Setting Goals: Monique Toohey

Monique Toohey

Pioneering Australian Muslim psychologist Monique Toohey offers Mspiration sage tips on how to achieve our goals and living a more fulfilling life.

What is it about the new year that gives people the impetus to think about making changes to their lives?

Everyone is so very time focused and I guess for us here (in Australia) when we have this break at the end of the year, because it’s summer, the downtime gives people the chance to think of what they want to see different in their lives. When people are really busy they don’t have time to plan change. I am exactly the same. We don’t want to plan change but that is what needs to be done, we need the planning time. As they say, without the plan you plan to fail. That applies to every single change people want to make intentionally.

Thinking of goals is more fun than planning ways to achieve them.

For a majority of people this is why they don’t achieve the goal. They are visualising, to some extent, what they want to see change in their lives but are not working backwards to find all the steps before that to reach that goal. If we all we are doing is visualising the outcome you will not wake up. The same for new year’s resolutions, people make that new year’s resolution and they think that when they wake up on January 1st they will implement those changes in their life and it just doesn’t work that way.

And that’s for people who at least have a goal they want to achieve. I can imagine how hard it would be for those currently struggling to define what they want.

A lot of the times people often don’t know what they want and the way they frame what they want is in the negative. So people will say “I want too loose weight,” as opposed to stating in the positive which would be “I want to be healthier.” People are more likely to achieve goals if they are positively stated as opposed to being negatively stated. It’s not what you want to see less off in your life, you got to think about what you want to see more off in your life. If they are thinking along what they want to see more in their life they are actually helping their brain achieve that.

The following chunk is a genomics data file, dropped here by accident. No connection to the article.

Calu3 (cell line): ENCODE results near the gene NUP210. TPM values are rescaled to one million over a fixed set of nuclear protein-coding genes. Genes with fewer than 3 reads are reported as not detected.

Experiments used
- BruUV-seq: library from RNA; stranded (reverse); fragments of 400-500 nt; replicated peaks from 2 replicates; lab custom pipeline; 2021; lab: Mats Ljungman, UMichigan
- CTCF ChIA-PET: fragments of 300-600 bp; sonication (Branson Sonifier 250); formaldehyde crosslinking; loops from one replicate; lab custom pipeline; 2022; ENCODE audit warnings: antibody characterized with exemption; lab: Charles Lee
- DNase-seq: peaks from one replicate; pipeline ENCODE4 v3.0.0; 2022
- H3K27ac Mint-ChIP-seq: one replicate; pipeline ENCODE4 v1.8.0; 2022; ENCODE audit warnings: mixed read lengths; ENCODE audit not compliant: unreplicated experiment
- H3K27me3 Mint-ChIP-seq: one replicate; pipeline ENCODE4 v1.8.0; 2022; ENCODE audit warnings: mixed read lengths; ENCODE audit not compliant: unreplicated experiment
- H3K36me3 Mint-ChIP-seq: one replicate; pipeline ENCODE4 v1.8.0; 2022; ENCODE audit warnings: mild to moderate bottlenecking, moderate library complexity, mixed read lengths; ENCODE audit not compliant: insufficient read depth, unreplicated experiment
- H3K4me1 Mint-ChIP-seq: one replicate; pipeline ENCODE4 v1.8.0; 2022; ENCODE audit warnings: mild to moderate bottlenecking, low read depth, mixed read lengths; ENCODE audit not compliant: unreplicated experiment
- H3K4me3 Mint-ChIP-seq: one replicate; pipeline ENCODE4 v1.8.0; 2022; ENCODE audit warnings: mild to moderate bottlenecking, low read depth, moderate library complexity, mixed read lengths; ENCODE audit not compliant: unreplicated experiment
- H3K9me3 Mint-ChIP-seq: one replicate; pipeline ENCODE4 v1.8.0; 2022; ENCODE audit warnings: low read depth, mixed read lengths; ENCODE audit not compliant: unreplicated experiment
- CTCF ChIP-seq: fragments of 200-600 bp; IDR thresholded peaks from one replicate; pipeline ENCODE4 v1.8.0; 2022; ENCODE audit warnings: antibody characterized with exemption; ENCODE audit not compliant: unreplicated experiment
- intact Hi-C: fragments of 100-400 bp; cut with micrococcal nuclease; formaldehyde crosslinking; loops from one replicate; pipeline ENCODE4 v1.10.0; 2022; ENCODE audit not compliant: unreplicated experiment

Does the goal always comes first followed by the plan?

I often make comparisons to what individuals and what companies do. Companies will invest huge amount of time in planning. If they are going to put on a event, that event doesn’t come about without a lot of planning and meetings on what that event will look like. Consultations and experts also come in to state what is needed to make that event a success. If they spend that time when it comes to planning, then when it comes to that implementation phase it is much more smooth sailing. As individuals we don’t do anything like that, we just daydream. We daydream how much money we want, the type of job and marriage we want but don’t do anything to actually get it.

Do we have to be cold and realistic in setting up that goal?

Goals should be achievable but there is no limitation on what can be achieved except what the mind dictates. It is similar to the person who broke the ten second barrier in the 100 meter sprint. No one thought it was possible, when one person broke it then ten other people broke it that year. There is no barrier to what you can envisage but you have to be, to a certain extent, realistic because everyone has their own limitations from one point to another. You have to look at where you are right now and specify your own present situation and that will give you an idea on where you need to go to.